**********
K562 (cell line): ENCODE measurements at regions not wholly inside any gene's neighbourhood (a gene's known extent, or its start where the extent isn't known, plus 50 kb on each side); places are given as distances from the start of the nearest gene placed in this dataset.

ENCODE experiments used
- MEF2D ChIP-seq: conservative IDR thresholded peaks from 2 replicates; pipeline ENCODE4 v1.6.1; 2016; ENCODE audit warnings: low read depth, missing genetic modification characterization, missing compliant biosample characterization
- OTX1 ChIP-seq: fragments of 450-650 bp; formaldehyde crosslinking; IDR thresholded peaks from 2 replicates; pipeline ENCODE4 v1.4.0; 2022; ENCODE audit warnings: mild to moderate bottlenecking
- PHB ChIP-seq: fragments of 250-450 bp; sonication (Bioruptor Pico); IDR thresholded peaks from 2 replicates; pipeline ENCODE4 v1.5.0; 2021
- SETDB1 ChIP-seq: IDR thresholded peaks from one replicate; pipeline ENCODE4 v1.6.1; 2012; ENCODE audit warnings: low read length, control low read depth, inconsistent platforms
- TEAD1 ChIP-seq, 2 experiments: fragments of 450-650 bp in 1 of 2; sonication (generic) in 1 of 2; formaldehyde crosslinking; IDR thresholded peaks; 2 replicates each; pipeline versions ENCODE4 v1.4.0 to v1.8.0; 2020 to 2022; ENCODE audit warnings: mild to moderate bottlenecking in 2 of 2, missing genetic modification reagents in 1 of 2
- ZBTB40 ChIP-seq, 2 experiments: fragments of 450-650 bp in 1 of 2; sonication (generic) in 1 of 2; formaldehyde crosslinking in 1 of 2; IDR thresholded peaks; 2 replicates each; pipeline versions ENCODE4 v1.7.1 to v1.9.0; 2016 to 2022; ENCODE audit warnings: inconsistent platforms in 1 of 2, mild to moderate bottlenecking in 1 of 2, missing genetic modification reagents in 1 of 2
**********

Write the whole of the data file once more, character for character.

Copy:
K562 (cell line): ENCODE measurements at regions not wholly inside any gene's neighbourhood (a gene's known extent, or its start where the extent isn't known, plus 50 kb on each side); places are given as distances from the start of the nearest gene placed in this dataset.

ENCODE experiments used
- MEF2D ChIP-seq: conservative IDR thresholded peaks from 2 replicates; pipeline ENCODE4 v1.6.1; 2016; ENCODE audit warnings: low read depth, missing genetic modification characterization, missing compliant biosample characterization
- OTX1 ChIP-seq: fragments of 450-650 bp; formaldehyde crosslinking; IDR thresholded peaks from 2 replicates; pipeline ENCODE4 v1.4.0; 2022; ENCODE audit warnings: mild to moderate bottlenecking
- PHB ChIP-seq: fragments of 250-450 bp; sonication (Bioruptor Pico); IDR thresholded peaks from 2 replicates; pipeline ENCODE4 v1.5.0; 2021
- SETDB1 ChIP-seq: IDR thresholded peaks from one replicate; pipeline ENCODE4 v1.6.1; 2012; ENCODE audit warnings: low read length, control low read depth, inconsistent platforms
- TEAD1 ChIP-seq, 2 experiments: fragments of 450-650 bp in 1 of 2; sonication (generic) in 1 of 2; formaldehyde crosslinking; IDR thresholded peaks; 2 replicates each; pipeline versions ENCODE4 v1.4.0 to v1.8.0; 2020 to 2022; ENCODE audit warnings: mild to moderate bottlenecking in 2 of 2, missing genetic modification reagents in 1 of 2
- ZBTB40 ChIP-seq, 2 experiments: fragments of 450-650 bp in 1 of 2; sonication (generic) in 1 of 2; formaldehyde crosslinking in 1 of 2; IDR thresholded peaks; 2 replicates each; pipeline versions ENCODE4 v1.7.1 to v1.9.0; 2016 to 2022; ENCODE audit warnings: inconsistent platforms in 1 of 2, mild to moderate bottlenecking in 1 of 2, missing genetic modification reagents in 1 of 2